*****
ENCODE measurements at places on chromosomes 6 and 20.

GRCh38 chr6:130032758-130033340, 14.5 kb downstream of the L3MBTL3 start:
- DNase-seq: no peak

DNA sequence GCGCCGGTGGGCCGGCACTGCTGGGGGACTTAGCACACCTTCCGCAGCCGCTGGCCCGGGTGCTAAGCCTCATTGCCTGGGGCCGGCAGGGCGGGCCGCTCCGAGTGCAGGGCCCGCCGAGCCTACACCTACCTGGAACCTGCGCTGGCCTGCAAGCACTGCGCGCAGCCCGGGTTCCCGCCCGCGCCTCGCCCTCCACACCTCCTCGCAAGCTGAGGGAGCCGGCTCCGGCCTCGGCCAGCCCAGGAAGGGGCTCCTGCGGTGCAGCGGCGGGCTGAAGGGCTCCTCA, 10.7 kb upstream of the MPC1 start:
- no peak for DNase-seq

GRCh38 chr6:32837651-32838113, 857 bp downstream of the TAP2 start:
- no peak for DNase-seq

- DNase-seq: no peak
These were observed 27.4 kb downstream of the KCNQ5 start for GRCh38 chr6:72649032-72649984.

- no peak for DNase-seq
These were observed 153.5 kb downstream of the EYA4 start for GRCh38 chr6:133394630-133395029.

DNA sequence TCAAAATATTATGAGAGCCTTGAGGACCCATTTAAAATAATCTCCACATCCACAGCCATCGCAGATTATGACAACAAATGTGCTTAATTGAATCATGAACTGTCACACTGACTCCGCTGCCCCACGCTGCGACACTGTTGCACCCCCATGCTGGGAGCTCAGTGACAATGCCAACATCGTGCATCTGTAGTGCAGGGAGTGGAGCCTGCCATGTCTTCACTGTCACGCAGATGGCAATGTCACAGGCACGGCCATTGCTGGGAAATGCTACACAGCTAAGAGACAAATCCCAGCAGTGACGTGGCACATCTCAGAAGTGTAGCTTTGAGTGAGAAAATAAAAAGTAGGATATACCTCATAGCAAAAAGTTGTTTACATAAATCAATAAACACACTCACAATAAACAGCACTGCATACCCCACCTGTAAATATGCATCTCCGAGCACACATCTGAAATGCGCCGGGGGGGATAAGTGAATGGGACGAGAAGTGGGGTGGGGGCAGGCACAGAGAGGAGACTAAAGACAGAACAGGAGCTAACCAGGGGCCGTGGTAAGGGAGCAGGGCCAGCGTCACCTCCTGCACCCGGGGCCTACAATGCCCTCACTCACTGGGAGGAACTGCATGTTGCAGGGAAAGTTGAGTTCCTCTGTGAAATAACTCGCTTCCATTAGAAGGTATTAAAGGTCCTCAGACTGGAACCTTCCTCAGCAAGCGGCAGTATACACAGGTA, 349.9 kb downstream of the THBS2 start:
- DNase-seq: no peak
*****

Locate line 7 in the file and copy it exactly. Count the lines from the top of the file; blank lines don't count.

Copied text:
- no peak for DNase-seq